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FORUMS Photography Talk by Genre General Photography Talk 
Thread started 02 Dec 2013 (Monday) 19:01
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Shutter speed in Program Mode

 
Shooting
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Dec 05, 2013 21:18 |  #16

I seen that same class you did I bet. I've seen them all, his last one few months ago he shot a live wedding on there, two of their employees got married.

I'd hate though to set my stuff on Manual and then when the rooms change quickly or I need to make a dash outside I got back to adjusting or go into P mode. Seems easier to put it in P mode and stay there with just a few FEC if needed, I just wish that with flash, the P would be faster than 1/60 as I'm not as young as I used to be and I have the first generation of canon 24-70 2.8 L which does not have IS.




  
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Dec 06, 2013 02:43 |  #17

Shooting wrote in post #16505111 (external link)
I seen that same class you did I bet. I've seen them all, his last one few months ago he shot a live wedding on there, two of their employees got married.

I'd hate though to set my stuff on Manual and then when the rooms change quickly or I need to make a dash outside I got back to adjusting or go into P mode. Seems easier to put it in P mode and stay there with just a few FEC if needed, I just wish that with flash, the P would be faster than 1/60 as I'm not as young as I used to be and I have the first generation of canon 24-70 2.8 L which does not have IS.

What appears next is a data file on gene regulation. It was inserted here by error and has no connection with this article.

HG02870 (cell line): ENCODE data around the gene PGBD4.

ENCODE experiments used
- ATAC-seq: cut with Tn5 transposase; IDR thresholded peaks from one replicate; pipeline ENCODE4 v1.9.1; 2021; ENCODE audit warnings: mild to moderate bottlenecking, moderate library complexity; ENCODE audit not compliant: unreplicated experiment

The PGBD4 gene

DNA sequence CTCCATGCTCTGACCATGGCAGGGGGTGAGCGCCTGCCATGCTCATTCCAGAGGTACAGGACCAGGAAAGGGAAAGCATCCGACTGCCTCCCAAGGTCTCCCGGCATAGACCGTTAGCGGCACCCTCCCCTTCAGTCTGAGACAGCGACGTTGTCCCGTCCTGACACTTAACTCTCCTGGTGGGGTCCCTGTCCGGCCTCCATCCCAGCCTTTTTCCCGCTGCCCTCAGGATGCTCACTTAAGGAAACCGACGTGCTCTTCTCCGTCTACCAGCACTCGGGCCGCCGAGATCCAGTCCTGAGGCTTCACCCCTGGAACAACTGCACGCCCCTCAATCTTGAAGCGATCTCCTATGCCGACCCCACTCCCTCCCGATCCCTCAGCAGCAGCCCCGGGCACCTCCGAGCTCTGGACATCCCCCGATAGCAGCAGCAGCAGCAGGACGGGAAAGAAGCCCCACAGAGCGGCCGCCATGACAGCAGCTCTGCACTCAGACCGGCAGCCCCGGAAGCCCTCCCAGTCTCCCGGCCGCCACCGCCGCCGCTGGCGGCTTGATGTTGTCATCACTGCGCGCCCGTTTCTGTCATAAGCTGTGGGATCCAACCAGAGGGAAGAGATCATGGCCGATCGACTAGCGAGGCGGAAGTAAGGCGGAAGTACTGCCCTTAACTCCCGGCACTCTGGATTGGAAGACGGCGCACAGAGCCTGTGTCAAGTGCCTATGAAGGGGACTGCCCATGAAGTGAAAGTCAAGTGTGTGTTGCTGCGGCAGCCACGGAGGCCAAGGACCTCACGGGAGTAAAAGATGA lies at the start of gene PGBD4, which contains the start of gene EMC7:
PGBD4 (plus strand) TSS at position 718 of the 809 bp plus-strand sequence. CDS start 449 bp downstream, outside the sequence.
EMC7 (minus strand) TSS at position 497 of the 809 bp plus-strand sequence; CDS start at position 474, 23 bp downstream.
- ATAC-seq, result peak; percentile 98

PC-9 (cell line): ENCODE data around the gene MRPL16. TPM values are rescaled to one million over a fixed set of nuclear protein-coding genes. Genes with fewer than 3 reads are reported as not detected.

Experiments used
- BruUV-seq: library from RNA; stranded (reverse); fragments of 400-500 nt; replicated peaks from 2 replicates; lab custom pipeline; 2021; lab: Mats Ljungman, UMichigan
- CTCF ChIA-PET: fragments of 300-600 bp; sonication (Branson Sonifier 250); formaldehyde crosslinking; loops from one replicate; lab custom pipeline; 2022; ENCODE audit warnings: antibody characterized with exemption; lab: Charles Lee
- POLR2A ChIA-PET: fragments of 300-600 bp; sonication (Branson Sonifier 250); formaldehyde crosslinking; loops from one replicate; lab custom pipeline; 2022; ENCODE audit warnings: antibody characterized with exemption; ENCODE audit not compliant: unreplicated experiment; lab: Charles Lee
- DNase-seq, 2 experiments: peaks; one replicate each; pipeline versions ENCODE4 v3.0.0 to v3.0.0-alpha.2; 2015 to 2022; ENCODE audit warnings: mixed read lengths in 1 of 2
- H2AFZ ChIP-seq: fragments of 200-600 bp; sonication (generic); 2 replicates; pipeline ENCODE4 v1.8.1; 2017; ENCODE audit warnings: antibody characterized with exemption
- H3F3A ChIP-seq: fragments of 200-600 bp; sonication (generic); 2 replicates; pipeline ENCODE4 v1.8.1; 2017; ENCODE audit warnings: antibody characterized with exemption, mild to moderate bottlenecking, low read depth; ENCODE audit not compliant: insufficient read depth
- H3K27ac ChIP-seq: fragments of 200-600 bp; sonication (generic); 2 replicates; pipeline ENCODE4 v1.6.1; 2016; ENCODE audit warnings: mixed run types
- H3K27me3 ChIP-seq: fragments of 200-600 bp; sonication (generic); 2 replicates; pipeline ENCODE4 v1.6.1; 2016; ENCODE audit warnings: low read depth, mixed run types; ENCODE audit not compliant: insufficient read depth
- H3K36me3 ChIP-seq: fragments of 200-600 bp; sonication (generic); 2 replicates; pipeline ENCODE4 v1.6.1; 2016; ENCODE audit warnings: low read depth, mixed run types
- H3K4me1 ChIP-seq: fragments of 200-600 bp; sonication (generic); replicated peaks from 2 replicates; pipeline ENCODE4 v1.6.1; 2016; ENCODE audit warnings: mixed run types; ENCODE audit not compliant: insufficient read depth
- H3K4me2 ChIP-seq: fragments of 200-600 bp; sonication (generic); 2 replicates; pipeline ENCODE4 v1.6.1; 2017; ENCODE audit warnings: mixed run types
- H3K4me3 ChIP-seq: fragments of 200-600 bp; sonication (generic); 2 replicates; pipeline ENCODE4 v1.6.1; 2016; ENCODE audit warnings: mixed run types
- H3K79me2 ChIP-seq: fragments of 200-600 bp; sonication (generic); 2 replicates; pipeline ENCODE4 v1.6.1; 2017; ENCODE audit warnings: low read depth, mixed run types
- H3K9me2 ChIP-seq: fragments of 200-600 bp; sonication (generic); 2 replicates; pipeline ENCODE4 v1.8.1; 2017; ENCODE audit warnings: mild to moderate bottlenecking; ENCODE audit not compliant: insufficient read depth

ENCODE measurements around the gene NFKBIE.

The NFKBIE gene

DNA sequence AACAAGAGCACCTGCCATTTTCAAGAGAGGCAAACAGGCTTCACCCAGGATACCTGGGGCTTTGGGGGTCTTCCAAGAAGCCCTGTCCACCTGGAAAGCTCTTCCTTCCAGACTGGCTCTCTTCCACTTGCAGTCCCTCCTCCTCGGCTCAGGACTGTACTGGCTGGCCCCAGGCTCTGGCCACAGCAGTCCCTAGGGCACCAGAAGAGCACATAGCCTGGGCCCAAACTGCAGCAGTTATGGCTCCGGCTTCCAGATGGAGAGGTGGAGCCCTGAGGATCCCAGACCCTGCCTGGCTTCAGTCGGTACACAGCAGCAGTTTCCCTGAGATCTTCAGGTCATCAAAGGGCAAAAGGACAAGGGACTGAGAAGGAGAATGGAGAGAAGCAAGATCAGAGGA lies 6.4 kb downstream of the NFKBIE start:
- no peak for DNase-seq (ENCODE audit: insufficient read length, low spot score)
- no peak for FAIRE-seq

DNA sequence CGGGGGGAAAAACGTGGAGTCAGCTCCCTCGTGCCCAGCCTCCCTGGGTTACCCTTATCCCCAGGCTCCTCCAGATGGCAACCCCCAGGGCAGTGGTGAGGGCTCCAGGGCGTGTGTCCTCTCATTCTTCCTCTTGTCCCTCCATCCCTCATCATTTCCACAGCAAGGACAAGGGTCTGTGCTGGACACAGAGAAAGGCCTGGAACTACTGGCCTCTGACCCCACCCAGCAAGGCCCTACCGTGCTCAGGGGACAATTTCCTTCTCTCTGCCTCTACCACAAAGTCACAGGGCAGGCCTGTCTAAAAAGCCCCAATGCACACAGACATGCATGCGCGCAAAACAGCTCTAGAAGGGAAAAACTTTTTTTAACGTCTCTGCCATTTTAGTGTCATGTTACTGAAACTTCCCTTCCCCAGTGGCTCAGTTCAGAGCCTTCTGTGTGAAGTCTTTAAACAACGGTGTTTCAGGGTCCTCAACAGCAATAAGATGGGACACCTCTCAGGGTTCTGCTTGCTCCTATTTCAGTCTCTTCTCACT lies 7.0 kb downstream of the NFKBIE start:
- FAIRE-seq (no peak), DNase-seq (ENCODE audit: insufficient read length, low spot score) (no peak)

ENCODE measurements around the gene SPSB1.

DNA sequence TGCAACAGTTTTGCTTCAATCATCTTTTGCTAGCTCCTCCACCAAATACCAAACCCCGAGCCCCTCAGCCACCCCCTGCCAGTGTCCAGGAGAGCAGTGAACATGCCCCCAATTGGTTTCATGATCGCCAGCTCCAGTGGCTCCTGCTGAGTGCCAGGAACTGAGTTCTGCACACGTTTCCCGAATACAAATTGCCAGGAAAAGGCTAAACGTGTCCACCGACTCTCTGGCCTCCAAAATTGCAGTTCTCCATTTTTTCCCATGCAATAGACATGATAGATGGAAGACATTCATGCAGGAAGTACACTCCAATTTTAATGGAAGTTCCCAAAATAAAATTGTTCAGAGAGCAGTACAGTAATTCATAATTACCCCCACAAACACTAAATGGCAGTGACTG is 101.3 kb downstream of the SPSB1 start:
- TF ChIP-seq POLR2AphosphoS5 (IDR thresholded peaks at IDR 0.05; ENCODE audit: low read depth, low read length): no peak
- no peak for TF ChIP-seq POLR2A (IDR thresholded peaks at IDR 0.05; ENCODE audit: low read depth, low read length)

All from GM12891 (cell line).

You are really set in getting this P mode thing to work for you arn't you?

I love watching pro's work, seeing what they do, or reading their tips and tricks. I have learned some great thing. But one of the things I've learned is that not everything they do works for me (I HATE back button focus!!!...like want to punch babies hate!....ok enough of that :p). I think you really need to ask yourself "Does this really work for me?" As an outside observer reading this thread I would say the P mode thing is not for you.

But I have good news. The reasons you're giving for wanting to use P mode, the whole changing rooms quickly or Joe's example of shooting a bride in front of a window then dad walking in the door across the room. Guess what, Av mode can be used the exact same way and will give you the same exact outcome as P mode does in those situations. Only difference is that you have to pick the aperture, then the camera picks the shutter (instead of the camera picking both).

Oh wait, did I say the only difference was that? My mistake, there is one other difference. ;)

In the camera's custom function menus there is an option, for Av mode only, to have the camera set a shutter speed of 1/60-1/250 when a flash is attached (this is what P mode does) OR you can to pick the option for the camera to have a fixed shutter speed of 1/250 when a flash is attached. You might want to give that a spin instead




  
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Dec 06, 2013 14:01 as a reply to  @ gremlin75's post |  #18

Hey, I didn't know that. I'll give that AV thing a shot then. I hate AV exclusively to call the shots many times cause what if the shutter it chooses is less then 60 for the aperture I want?